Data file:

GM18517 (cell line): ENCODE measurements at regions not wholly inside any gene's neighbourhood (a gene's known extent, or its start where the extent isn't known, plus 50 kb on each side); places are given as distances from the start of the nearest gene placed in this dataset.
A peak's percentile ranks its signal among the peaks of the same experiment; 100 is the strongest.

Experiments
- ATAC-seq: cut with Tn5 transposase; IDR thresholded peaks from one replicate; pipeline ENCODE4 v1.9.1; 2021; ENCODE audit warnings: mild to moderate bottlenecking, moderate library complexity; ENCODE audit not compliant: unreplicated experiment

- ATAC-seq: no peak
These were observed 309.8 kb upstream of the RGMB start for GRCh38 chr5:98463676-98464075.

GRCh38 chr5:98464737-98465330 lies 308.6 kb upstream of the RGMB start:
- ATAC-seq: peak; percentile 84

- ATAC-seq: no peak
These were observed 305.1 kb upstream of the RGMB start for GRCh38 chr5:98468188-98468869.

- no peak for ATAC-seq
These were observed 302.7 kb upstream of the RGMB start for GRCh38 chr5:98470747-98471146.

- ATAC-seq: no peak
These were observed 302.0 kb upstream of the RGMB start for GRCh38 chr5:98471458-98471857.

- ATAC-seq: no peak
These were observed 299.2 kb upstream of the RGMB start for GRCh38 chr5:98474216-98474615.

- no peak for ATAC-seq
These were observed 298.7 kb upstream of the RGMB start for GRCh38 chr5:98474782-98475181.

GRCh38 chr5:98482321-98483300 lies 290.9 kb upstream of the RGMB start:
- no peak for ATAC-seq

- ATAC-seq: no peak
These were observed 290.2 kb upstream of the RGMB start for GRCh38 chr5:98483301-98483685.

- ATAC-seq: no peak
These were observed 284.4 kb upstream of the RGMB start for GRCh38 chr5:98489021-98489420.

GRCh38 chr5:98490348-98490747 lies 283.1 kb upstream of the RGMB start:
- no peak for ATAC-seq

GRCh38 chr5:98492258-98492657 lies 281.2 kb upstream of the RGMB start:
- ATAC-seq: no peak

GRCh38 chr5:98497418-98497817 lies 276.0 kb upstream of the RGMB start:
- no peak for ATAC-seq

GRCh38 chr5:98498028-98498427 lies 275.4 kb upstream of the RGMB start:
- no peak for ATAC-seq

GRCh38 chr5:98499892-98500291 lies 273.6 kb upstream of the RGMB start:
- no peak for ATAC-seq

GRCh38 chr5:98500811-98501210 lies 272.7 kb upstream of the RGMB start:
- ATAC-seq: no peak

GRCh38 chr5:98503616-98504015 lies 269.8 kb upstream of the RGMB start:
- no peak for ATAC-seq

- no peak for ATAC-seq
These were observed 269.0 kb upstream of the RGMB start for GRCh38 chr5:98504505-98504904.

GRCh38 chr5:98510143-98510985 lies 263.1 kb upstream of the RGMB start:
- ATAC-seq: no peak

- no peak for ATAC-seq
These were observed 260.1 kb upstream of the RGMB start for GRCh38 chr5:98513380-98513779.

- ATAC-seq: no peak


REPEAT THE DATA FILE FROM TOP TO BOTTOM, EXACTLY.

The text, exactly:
GM18517 (cell line): ENCODE measurements at regions not wholly inside any gene's neighbourhood (a gene's known extent, or its start where the extent isn't known, plus 50 kb on each side); places are given as distances from the start of the nearest gene placed in this dataset.
A peak's percentile ranks its signal among the peaks of the same experiment; 100 is the strongest.

Experiments
- ATAC-seq: cut with Tn5 transposase; IDR thresholded peaks from one replicate; pipeline ENCODE4 v1.9.1; 2021; ENCODE audit warnings: mild to moderate bottlenecking, moderate library complexity; ENCODE audit not compliant: unreplicated experiment

- ATAC-seq: no peak
These were observed 309.8 kb upstream of the RGMB start for GRCh38 chr5:98463676-98464075.

GRCh38 chr5:98464737-98465330 lies 308.6 kb upstream of the RGMB start:
- ATAC-seq: peak; percentile 84

- ATAC-seq: no peak
These were observed 305.1 kb upstream of the RGMB start for GRCh38 chr5:98468188-98468869.

- no peak for ATAC-seq
These were observed 302.7 kb upstream of the RGMB start for GRCh38 chr5:98470747-98471146.

- ATAC-seq: no peak
These were observed 302.0 kb upstream of the RGMB start for GRCh38 chr5:98471458-98471857.

- ATAC-seq: no peak
These were observed 299.2 kb upstream of the RGMB start for GRCh38 chr5:98474216-98474615.

- no peak for ATAC-seq
These were observed 298.7 kb upstream of the RGMB start for GRCh38 chr5:98474782-98475181.

GRCh38 chr5:98482321-98483300 lies 290.9 kb upstream of the RGMB start:
- no peak for ATAC-seq

- ATAC-seq: no peak
These were observed 290.2 kb upstream of the RGMB start for GRCh38 chr5:98483301-98483685.

- ATAC-seq: no peak
These were observed 284.4 kb upstream of the RGMB start for GRCh38 chr5:98489021-98489420.

GRCh38 chr5:98490348-98490747 lies 283.1 kb upstream of the RGMB start:
- no peak for ATAC-seq

GRCh38 chr5:98492258-98492657 lies 281.2 kb upstream of the RGMB start:
- ATAC-seq: no peak

GRCh38 chr5:98497418-98497817 lies 276.0 kb upstream of the RGMB start:
- no peak for ATAC-seq

GRCh38 chr5:98498028-98498427 lies 275.4 kb upstream of the RGMB start:
- no peak for ATAC-seq

GRCh38 chr5:98499892-98500291 lies 273.6 kb upstream of the RGMB start:
- no peak for ATAC-seq

GRCh38 chr5:98500811-98501210 lies 272.7 kb upstream of the RGMB start:
- ATAC-seq: no peak

GRCh38 chr5:98503616-98504015 lies 269.8 kb upstream of the RGMB start:
- no peak for ATAC-seq

- no peak for ATAC-seq
These were observed 269.0 kb upstream of the RGMB start for GRCh38 chr5:98504505-98504904.

GRCh38 chr5:98510143-98510985 lies 263.1 kb upstream of the RGMB start:
- ATAC-seq: no peak

- no peak for ATAC-seq
These were observed 260.1 kb upstream of the RGMB start for GRCh38 chr5:98513380-98513779.

- ATAC-seq: no peak